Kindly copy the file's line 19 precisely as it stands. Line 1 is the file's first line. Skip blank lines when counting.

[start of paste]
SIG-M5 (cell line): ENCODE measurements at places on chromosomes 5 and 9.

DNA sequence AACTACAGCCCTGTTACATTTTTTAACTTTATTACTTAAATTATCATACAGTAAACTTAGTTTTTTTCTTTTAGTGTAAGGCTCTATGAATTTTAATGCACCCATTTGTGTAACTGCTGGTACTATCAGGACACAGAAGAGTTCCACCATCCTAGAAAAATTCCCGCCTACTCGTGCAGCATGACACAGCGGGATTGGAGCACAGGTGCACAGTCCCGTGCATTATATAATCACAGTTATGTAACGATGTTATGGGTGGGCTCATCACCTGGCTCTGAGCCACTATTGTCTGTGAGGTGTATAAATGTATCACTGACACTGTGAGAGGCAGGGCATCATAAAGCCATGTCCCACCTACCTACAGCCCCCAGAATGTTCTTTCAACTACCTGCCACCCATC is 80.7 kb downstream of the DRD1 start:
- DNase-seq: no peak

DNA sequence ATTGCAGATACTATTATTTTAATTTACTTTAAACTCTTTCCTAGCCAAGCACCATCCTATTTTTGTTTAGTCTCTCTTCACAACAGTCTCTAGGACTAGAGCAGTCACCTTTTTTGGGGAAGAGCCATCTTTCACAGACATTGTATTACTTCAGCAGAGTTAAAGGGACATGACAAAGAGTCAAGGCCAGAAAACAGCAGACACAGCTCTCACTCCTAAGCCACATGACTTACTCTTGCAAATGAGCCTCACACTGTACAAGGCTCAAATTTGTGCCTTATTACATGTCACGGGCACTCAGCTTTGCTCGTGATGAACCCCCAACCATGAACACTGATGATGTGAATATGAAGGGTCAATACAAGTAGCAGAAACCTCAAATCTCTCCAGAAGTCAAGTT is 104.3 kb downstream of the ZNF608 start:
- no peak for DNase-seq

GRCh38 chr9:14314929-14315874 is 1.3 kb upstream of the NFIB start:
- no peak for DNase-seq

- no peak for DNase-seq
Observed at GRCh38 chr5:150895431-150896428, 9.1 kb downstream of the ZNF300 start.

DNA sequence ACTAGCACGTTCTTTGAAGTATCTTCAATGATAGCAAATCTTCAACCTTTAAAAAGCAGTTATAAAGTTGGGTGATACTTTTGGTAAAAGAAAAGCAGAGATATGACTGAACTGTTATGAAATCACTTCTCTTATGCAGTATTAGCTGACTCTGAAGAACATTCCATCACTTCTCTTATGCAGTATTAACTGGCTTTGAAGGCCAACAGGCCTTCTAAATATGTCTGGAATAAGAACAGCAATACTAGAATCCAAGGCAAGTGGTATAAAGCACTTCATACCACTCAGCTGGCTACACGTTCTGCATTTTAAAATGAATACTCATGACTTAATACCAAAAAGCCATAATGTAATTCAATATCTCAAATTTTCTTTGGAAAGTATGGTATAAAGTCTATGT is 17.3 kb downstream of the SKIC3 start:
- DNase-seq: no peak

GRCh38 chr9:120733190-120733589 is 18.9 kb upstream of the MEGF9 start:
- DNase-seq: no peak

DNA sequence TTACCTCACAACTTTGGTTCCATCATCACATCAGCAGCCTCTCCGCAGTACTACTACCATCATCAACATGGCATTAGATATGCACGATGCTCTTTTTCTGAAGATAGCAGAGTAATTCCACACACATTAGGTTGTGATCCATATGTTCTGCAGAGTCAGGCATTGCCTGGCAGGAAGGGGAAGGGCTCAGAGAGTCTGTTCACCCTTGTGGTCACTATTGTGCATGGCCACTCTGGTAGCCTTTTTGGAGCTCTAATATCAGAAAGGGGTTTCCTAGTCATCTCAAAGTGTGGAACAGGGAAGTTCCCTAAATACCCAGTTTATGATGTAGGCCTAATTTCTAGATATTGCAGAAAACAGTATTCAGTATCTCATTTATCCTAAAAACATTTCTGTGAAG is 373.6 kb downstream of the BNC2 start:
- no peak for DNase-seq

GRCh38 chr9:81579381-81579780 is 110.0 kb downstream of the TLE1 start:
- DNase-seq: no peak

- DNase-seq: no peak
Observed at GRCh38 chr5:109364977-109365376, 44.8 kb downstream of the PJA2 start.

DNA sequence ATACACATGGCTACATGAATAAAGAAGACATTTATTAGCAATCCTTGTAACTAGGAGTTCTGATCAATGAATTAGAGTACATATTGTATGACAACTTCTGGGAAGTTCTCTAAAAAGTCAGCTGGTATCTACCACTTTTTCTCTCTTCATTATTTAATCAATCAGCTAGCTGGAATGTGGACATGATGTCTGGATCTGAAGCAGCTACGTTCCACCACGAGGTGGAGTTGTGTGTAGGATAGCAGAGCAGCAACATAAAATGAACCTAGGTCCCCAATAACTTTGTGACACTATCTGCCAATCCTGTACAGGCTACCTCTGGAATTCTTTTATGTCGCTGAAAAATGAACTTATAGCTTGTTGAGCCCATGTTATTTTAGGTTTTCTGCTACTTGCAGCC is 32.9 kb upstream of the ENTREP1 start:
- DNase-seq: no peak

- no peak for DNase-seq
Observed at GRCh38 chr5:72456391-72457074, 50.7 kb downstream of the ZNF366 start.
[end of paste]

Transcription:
Observed at GRCh38 chr5:109364977-109365376, 44.8 kb downstream of the PJA2 start.